The crucial evidence seemed to be Commissioner Delaney's forwarding of the papers from the December 1881 inquiry without a recommendation, and his admission that, on the evidence of his last enquiry, had he not known about the previous evidence, he would have ruled that the conditions of residence and improvements had been satisfied. (It is interesting that no-one in authority appears to have inspected the improvements, other than Inspector Geary back in 1877. Delaney admitted he never saw the selection, and evidently held the view that the inquiry should judge on evidence tendered by prosecution and defence only.) The department was further embarrassed by the fact that it had continued to accept George's annual interest payments from 1880 to 1882, implying that he was the recognised purchaser. It seems the department was backing down in the face of the political pressure and George's persistence. The Committee came out in favour of George and on 21 May 1884, recommended his case "to the favourable consideration of the Government." Mr Gould duly brought up the Committee's report in the House the following day, and the report was printed, but no-one moved that the report be adopted, so no further action was taken.
In December 1884 George wrote to the Lands Department seeking compensation for his interest payments and land, but the Department, knowing that the House had not adopted the Select Committee Report, ignored the letter.58
After three changes of government and a major revision of the free selection acts, on 30 March 1886 Mr Burns moved in the House for another Select Committee to re-investigate George's case. The second committee duly met, again with Mr Gould as chairman, and re-affirmed the previous recommendation.59 Mr Gould then moved in the House on 28 May that the report be adopted. Heated debate ensued, and it is interesting to review the positions taken by the various politicians in those days when ministries were formed by "loose associations" of factions, and parties and party discipline had not yet emerged.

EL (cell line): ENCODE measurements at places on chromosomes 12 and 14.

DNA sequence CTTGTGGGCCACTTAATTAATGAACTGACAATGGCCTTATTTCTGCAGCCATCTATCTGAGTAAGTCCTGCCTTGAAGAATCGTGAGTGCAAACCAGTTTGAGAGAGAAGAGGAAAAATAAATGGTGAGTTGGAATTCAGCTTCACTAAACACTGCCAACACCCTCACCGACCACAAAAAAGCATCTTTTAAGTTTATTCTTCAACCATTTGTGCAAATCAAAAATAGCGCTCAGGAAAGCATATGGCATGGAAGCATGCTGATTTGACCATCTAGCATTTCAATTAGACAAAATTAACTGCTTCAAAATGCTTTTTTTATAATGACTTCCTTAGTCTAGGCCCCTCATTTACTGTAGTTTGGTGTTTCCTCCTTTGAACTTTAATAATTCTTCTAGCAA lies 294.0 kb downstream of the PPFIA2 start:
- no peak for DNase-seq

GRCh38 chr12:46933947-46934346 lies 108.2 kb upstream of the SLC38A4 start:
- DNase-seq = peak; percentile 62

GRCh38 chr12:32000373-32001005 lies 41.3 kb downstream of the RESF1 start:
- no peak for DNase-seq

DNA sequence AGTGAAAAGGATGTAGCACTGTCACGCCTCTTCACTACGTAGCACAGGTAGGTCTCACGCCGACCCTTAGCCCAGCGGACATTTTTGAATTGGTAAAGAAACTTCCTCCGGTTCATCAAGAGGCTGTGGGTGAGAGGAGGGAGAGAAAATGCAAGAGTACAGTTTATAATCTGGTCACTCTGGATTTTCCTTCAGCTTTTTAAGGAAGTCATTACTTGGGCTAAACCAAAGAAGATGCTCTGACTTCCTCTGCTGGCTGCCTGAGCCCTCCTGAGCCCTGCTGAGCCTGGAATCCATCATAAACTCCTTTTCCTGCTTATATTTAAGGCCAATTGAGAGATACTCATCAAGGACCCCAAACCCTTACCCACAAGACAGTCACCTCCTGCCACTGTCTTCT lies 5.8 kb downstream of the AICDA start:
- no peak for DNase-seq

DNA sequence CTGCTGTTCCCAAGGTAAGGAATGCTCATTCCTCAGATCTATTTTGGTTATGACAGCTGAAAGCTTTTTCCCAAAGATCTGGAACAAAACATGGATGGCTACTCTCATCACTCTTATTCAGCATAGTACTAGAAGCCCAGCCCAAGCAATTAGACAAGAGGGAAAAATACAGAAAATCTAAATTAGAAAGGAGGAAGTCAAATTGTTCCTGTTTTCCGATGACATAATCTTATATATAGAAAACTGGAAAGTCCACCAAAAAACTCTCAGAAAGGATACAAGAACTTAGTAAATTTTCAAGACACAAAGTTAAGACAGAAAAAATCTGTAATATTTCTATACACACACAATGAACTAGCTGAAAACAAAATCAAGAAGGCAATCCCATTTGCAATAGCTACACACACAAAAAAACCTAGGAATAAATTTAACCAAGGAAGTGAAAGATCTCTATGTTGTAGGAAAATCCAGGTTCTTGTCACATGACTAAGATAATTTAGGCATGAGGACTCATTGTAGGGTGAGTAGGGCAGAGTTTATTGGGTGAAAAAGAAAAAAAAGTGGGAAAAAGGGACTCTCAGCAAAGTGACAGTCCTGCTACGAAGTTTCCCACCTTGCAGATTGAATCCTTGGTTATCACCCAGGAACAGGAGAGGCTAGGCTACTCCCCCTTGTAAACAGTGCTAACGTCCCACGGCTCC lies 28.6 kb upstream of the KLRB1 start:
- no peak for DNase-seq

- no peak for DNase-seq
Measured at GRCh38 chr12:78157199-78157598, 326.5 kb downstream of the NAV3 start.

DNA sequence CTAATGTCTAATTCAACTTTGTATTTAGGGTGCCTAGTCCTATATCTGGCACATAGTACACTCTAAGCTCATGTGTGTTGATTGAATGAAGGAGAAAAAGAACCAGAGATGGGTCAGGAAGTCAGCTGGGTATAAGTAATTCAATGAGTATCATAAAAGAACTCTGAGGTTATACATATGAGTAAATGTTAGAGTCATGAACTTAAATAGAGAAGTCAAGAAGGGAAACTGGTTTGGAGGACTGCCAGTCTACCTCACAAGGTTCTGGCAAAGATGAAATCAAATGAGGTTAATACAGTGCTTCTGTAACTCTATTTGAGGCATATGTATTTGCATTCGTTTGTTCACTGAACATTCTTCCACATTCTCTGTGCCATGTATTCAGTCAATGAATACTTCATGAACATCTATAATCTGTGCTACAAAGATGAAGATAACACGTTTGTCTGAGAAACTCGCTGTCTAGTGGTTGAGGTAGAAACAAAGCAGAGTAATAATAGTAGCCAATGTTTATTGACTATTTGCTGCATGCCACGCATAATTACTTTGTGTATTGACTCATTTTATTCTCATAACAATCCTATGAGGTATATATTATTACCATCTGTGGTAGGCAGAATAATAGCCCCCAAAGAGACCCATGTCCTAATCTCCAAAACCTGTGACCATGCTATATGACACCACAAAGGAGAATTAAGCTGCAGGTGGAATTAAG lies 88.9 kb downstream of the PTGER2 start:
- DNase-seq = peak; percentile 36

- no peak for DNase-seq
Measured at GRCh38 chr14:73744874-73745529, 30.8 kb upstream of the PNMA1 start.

Henry Copeland, secretary for Lands, said the case had been dealt with over and over again, by the department and three ministers for lands, and he objected if the House was to administer the lands department. Richard Thompson, member for West Maitland, thought an attempt was being made to get at the good nature of the House for the purpose of inflicting a wrong on the public, and accused solicitor Gould of having a personal or "cliental" interest in the case. Thomas de Courcy Browne, member for Mudgee, said Dougherty had been dealt with "most unjustly" and this was only one of many cases where selectors had been "harassed until they were driven off the run by the squatters and by the unjust action of the Lands Department". He said Commissioner Delaney, "not a son of temperance", had "neither the honesty nor the moral courage to do justice by admitting that he had made a mistake", and "it was the duty of the House to see that justice was done to Dougherty". Septimus Steven, member for Canterbury, thought Dougherty should at least be refunded his interest paid since his land was forfeited. Jacob Garrard, member for Balmain, Edward O'Sullivan, member for Queanbeyan, and Michael Burke, member for Tamworth, all thought that if the only reason the secretary for Lands was opposing the case was because he feared it would open the floodgates to other similar cases, then the House had a duty to support Dougherty. James Inglis, member for New England, thought the only opposition to Dougherty's claim had been departmental, and justice ought to be done to the selector. Albert Gould, in summing up, asked whether the fact that Dougherty lived in a gunyah instead of a house was any reason for repudiating his claim.60